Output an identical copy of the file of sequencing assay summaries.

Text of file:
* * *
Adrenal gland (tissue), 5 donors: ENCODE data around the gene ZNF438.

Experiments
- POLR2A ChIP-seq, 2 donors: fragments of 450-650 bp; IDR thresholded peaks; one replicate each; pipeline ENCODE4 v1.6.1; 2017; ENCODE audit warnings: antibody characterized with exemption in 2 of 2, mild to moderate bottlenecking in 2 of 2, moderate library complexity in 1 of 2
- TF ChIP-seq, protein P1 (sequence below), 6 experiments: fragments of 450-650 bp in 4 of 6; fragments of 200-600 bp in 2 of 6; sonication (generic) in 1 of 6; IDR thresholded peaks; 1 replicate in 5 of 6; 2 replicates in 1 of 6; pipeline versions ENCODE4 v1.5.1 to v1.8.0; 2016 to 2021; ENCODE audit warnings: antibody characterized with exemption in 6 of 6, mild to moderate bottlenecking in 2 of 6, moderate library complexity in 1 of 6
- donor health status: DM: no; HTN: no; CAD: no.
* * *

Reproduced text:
Adrenal gland (tissue), 5 donors: ENCODE data around the gene ZNF438.

Experiments
- POLR2A ChIP-seq, 2 donors: fragments of 450-650 bp; IDR thresholded peaks; one replicate each; pipeline ENCODE4 v1.6.1; 2017; ENCODE audit warnings: antibody characterized with exemption in 2 of 2, mild to moderate bottlenecking in 2 of 2, moderate library complexity in 1 of 2
- TF ChIP-seq, protein P1 (sequence below), 6 experiments: fragments of 450-650 bp in 4 of 6; fragments of 200-600 bp in 2 of 6; sonication (generic) in 1 of 6; IDR thresholded peaks; 1 replicate in 5 of 6; 2 replicates in 1 of 6; pipeline versions ENCODE4 v1.5.1 to v1.8.0; 2016 to 2021; ENCODE audit warnings: antibody characterized with exemption in 6 of 6, mild to moderate bottlenecking in 2 of 6, moderate library complexity in 1 of 6
- donor health status: DM: no; HTN: no; CAD: no.